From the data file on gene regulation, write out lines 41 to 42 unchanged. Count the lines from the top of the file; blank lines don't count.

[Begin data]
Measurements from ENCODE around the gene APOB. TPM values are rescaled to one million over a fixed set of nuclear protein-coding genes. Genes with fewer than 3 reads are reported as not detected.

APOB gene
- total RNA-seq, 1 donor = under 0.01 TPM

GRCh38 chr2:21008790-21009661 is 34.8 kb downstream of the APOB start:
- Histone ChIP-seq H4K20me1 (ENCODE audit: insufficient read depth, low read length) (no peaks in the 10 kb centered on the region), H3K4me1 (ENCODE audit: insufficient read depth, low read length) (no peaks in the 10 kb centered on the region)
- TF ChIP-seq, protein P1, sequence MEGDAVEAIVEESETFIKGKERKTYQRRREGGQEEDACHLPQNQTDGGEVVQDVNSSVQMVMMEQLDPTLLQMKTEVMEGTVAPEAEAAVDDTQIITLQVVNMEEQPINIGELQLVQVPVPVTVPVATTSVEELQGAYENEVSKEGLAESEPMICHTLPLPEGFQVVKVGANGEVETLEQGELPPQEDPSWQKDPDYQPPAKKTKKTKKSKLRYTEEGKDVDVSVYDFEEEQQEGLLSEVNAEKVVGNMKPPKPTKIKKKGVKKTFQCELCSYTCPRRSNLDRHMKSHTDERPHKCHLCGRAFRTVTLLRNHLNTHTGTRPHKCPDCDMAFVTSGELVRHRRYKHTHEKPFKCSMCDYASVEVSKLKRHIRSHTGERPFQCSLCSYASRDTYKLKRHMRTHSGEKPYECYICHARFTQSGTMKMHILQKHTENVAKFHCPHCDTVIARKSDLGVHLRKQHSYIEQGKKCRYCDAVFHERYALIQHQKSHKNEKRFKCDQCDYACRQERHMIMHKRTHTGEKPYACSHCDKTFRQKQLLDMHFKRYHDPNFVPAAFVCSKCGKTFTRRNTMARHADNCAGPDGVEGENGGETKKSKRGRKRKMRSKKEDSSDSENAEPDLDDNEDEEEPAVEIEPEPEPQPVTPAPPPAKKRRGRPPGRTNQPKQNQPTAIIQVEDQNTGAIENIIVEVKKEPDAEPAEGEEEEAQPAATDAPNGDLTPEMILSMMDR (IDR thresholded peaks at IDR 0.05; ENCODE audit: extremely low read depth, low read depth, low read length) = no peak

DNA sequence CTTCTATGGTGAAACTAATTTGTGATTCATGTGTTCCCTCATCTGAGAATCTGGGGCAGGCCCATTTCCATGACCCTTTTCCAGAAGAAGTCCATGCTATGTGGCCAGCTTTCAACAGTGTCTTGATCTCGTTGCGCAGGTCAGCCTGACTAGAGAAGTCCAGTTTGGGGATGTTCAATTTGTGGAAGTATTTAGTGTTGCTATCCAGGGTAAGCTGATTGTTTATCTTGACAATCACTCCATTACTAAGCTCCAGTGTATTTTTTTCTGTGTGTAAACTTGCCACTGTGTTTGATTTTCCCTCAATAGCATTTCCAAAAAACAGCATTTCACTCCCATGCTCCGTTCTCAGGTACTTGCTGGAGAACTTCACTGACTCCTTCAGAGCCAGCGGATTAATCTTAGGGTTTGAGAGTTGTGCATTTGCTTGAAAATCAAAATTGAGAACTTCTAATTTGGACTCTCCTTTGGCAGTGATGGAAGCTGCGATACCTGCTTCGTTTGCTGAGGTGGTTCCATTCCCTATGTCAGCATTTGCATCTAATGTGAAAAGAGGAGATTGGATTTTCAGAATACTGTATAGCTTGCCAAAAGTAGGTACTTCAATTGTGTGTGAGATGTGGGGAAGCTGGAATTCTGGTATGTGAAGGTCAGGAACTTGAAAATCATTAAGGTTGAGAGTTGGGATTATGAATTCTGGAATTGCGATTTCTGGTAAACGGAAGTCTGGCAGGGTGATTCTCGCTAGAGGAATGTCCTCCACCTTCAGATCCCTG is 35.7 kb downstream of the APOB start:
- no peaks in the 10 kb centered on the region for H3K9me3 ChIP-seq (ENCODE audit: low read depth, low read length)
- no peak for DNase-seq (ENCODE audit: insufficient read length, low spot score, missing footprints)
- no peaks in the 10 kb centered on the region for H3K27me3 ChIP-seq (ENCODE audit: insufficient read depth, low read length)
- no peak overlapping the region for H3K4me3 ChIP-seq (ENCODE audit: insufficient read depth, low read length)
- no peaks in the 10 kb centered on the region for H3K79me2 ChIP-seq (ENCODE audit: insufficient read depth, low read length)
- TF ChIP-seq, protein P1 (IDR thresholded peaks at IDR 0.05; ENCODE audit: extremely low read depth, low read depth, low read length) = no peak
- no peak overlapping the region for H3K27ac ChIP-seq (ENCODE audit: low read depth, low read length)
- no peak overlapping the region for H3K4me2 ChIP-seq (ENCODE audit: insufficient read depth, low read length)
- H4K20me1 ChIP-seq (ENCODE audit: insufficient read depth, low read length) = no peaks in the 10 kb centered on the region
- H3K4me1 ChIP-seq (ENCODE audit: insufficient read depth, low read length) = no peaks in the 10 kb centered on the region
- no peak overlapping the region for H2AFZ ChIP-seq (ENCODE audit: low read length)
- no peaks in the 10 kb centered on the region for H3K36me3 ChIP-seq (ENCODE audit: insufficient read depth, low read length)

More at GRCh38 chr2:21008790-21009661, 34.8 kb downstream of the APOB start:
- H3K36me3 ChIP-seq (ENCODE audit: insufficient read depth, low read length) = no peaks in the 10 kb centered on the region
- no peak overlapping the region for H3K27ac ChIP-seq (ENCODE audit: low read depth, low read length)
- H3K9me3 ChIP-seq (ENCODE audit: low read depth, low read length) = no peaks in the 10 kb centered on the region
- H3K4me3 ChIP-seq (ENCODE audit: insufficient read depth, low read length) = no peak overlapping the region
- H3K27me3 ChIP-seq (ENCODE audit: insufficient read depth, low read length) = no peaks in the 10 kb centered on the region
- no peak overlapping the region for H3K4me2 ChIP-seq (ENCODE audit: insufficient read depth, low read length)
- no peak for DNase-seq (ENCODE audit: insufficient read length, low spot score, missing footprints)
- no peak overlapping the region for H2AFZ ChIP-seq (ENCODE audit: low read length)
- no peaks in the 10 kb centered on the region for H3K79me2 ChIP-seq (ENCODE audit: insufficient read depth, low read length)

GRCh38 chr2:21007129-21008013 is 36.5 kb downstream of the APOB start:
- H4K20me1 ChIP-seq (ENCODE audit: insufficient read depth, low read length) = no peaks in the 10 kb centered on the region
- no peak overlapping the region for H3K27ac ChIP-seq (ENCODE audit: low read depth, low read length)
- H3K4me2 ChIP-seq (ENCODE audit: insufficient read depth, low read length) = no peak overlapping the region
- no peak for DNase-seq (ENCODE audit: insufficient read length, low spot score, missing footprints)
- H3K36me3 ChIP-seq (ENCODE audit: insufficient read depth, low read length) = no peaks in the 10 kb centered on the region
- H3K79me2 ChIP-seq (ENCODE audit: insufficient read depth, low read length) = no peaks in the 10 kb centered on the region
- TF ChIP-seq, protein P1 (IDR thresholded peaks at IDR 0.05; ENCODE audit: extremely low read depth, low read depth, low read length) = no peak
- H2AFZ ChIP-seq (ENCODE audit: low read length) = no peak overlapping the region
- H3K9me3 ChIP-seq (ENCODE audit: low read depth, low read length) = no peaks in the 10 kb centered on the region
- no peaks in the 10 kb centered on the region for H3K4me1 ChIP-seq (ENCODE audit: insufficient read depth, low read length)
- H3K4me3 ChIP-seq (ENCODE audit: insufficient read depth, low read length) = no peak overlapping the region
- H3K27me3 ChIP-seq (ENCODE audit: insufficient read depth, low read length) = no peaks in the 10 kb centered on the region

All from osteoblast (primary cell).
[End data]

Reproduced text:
- H3K4me3 ChIP-seq (ENCODE audit: insufficient read depth, low read length) = no peak overlapping the region
- H3K27me3 ChIP-seq (ENCODE audit: insufficient read depth, low read length) = no peaks in the 10 kb centered on the region